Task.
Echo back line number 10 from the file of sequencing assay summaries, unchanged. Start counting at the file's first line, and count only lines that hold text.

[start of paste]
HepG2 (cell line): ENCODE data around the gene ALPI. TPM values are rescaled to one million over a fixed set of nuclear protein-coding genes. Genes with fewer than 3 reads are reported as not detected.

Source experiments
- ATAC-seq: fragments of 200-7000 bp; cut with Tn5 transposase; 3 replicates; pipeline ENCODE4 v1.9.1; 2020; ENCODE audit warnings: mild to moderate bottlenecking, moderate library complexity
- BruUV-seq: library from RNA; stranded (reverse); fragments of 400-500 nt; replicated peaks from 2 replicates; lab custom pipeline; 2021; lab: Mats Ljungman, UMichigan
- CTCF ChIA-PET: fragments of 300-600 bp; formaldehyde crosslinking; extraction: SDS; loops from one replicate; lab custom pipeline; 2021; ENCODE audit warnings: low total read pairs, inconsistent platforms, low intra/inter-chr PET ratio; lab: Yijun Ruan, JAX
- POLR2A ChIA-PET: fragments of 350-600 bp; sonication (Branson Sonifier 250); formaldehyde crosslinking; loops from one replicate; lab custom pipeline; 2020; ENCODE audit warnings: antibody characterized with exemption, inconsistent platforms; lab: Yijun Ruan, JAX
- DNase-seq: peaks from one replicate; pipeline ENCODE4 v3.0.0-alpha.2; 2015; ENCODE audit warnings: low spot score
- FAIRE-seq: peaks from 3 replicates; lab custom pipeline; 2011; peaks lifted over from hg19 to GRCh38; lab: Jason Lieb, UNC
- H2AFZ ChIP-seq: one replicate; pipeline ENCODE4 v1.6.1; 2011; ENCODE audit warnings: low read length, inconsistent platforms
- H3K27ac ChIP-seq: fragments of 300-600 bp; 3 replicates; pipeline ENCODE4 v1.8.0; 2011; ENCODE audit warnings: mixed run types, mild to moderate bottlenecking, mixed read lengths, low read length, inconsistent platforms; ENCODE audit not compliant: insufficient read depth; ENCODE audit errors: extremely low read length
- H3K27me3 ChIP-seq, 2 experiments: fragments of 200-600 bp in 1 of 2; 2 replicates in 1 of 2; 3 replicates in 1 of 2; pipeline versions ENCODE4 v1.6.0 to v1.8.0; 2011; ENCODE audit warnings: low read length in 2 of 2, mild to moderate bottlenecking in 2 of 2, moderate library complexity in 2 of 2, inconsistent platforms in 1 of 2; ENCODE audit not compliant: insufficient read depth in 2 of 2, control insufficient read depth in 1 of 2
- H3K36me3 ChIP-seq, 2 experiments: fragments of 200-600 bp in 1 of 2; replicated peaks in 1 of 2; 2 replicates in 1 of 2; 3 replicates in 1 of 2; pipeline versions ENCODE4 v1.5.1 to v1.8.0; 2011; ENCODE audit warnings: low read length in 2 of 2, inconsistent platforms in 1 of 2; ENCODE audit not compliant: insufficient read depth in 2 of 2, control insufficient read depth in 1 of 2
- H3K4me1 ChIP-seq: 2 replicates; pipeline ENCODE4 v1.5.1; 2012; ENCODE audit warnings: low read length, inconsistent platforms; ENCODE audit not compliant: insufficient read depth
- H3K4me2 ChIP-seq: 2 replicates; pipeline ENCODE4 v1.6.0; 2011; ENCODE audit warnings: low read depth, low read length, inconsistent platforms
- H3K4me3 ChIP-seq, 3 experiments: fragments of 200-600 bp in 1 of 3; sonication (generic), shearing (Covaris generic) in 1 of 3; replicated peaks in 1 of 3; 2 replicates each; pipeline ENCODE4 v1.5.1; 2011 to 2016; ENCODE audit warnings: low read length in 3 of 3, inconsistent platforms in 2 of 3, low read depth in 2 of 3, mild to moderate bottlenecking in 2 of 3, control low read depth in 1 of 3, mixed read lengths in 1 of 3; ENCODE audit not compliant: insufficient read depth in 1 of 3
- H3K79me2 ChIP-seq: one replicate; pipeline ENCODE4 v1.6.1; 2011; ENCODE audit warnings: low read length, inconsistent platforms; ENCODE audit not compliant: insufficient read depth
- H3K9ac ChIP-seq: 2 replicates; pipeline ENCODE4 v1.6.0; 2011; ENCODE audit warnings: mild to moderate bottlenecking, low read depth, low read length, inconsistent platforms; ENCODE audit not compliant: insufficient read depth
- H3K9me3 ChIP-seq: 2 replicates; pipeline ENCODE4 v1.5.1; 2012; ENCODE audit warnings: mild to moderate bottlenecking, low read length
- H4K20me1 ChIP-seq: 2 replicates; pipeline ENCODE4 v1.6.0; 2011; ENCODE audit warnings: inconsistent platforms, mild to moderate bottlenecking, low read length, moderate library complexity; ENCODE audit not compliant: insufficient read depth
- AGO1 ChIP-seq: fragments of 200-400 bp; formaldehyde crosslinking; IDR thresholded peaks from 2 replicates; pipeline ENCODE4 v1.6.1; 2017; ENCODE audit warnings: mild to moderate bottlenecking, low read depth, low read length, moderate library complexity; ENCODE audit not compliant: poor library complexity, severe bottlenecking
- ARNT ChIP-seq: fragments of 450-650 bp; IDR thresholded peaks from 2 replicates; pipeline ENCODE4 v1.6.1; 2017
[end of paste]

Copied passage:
- H3K27ac ChIP-seq: fragments of 300-600 bp; 3 replicates; pipeline ENCODE4 v1.8.0; 2011; ENCODE audit warnings: mixed run types, mild to moderate bottlenecking, mixed read lengths, low read length, inconsistent platforms; ENCODE audit not compliant: insufficient read depth; ENCODE audit errors: extremely low read length